I think the real problem is in something that everyone until now seems to have missed: The Senate parliamentatian has already ruled that the Senate cannot take up a reconciliation bill until after the president has signed the bill that the reconciliation bill is amending.

In other words, the Senate has already decided that before the Senate will discuss the House amendments, the president must first sign the Senate bill into law (after passage by the house).

At that point, the Senate has no incentive to pass the amendments at all! After all, the Senate has already gotten exactly what it wanted in the first place. What to they have to gain by amending it?

So the real problem that Pelosi faces is how to convince the Representatives that the Senate bill won't be signed into law, even though the Senate has already said that they're insisting on doing exactly that.

garage mahal said...


There will be blood


No there won't. The bill will pass, and people will see pretty much none of the hysterical bullshit from Republicans that's dominated the entire debate for a year will come to light. Are Republicans going to run against provisions in the bill? Re-opening of the donut hole for seniors? Bringing back rescission and pre-existing condition discrimination?

Der Hahn said...

...and that the Senate bill, if approved, will go independently and directly to the President for signature, and that, upon the President's signature, that bill will become law on its own, without any regard to whether that other bill ever makes it through the Senate and into law later on.

This is the nut of the problem. It's been clear for weeks that the Senate bill was Dead On Arrival (as they used say back in the day) and would never pass an up or down vote in the House unchanged, just as the original House HCR bill was unpassable in the Senate. It was also unlikely to pass the House without more assurances than could be reasonably given by the Senate (especially after Scott Brown was elected but even before then) that a modified bill would pass there without additional changes.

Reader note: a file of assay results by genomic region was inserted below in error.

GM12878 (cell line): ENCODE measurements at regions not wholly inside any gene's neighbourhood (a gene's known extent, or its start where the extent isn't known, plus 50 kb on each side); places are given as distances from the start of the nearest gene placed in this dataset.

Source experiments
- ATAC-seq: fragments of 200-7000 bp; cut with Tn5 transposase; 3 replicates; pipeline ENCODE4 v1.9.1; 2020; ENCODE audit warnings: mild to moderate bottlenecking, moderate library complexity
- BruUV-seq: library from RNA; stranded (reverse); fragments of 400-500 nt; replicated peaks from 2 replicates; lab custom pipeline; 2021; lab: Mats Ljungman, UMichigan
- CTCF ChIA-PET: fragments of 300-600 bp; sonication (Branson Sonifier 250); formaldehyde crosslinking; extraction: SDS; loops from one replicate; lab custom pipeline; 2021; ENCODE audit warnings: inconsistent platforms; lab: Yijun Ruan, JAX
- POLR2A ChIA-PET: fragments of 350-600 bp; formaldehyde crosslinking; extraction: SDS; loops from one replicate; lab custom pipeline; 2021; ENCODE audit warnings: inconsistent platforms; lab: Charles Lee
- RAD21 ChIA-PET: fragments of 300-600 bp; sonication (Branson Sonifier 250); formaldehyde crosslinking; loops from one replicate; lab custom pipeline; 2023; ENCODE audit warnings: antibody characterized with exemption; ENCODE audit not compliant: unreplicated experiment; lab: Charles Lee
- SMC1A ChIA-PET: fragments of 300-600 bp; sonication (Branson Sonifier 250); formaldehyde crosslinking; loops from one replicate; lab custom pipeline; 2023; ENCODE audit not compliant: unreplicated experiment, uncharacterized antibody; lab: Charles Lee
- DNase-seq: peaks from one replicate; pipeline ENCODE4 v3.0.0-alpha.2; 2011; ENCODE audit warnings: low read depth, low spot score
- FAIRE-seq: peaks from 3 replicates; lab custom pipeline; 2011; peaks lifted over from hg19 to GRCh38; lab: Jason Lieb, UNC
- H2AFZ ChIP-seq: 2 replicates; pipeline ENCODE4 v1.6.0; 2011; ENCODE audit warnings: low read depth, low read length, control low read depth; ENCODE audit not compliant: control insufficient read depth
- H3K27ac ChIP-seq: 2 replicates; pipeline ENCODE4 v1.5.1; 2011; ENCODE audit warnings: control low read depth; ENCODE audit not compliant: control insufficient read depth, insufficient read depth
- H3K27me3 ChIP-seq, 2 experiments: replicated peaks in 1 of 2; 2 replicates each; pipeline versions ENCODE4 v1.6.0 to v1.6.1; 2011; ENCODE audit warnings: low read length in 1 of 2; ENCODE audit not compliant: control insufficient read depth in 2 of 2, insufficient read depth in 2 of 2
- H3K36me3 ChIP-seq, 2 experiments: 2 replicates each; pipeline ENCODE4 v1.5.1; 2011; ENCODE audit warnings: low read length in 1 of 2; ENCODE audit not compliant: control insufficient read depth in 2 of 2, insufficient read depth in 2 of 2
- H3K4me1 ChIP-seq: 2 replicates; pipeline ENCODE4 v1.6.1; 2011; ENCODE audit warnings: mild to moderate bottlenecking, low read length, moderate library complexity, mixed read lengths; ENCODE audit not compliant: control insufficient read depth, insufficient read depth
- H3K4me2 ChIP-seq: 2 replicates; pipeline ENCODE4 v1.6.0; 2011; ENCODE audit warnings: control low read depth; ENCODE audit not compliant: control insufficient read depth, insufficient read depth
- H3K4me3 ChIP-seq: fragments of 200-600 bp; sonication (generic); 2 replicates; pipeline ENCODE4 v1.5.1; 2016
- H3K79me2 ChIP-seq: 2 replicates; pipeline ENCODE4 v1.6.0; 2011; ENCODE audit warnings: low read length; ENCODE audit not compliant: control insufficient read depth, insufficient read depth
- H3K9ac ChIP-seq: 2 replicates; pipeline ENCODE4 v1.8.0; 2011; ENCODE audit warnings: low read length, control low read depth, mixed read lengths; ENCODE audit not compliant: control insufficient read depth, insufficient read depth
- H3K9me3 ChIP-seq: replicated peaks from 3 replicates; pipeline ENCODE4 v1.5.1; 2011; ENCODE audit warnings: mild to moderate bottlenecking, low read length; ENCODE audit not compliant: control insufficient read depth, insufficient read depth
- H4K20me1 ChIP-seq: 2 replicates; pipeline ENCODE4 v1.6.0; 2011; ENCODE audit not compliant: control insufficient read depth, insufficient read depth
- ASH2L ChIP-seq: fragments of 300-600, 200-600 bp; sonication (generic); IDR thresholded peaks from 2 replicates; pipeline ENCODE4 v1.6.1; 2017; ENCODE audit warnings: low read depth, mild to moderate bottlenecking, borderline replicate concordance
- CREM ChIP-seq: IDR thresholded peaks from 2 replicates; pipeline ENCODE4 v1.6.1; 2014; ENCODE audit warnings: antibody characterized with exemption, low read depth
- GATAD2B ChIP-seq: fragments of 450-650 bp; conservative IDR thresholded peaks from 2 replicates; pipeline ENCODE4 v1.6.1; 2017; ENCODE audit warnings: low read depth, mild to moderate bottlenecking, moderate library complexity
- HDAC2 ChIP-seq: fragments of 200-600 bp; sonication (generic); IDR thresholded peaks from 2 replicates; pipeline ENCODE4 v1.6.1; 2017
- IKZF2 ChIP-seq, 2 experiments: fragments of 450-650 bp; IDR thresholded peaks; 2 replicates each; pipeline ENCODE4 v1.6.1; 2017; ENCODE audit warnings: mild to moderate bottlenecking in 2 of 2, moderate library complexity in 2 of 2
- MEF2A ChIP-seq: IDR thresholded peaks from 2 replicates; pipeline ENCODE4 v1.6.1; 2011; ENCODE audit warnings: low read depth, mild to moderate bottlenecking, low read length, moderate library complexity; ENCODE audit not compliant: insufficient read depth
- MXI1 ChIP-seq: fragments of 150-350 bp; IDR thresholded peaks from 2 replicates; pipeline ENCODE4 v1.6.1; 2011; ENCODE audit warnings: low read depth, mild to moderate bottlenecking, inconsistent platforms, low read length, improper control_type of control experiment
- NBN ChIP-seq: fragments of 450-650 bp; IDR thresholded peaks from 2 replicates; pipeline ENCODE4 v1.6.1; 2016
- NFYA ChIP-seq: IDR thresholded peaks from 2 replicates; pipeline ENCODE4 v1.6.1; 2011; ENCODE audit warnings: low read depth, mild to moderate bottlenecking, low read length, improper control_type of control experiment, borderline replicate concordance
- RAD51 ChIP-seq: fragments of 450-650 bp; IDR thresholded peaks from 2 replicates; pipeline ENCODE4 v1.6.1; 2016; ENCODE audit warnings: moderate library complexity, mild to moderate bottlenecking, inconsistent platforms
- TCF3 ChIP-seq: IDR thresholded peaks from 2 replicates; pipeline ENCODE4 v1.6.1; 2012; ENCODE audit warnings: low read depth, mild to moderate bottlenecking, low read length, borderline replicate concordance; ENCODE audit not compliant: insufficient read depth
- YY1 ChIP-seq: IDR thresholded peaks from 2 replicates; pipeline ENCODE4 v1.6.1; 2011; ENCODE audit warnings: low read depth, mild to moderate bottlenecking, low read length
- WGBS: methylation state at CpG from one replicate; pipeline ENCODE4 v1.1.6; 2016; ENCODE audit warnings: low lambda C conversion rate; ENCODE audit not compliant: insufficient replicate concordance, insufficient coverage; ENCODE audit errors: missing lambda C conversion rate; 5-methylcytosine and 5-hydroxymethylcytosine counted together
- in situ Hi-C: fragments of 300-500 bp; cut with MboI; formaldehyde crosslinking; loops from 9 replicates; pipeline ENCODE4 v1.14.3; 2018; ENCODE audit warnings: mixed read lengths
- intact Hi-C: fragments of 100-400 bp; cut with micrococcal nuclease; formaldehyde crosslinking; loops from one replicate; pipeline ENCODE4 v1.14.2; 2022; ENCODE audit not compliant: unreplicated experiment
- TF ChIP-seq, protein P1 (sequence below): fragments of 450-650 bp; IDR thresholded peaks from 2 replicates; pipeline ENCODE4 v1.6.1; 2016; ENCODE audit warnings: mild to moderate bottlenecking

'Deem-and-pass' is an attempt by Pelosi to have her cake and eat it too. Pass the Senate bill, but not in a way that seems to create an obligation (the 'shall ... be presented to the President' language in Art I Sect 7) to present it for signature into law. I think this is a far more reasonable reading of the House Democrats' actions than the dubious claim that it provides cover for Reps to say they didn't actually vote for the Senate bill.

Reconcilliation in the Senate (the side car, or what the House is going to make a theatre of voting on) is never going to happen. Reid will put up a front of trying to get it through but, if the HCR bill passes the House, in a couple of weeks Pelosi and Reid will enroll HR3950 and send it to Obama to be signed. And then the political sh** is really going to hit the Constitutional fan.

Roger J. said...

I have no idea what "the law" is. And I am in agreement with those say SCOTUS will not take up what is inherently a political argument.

Let the dems go on and pass this--if the American people dont care then they deserve what they get. I honestly dont give a damn--the rubes will pay for this and eventually go broke with substandard care--no loss.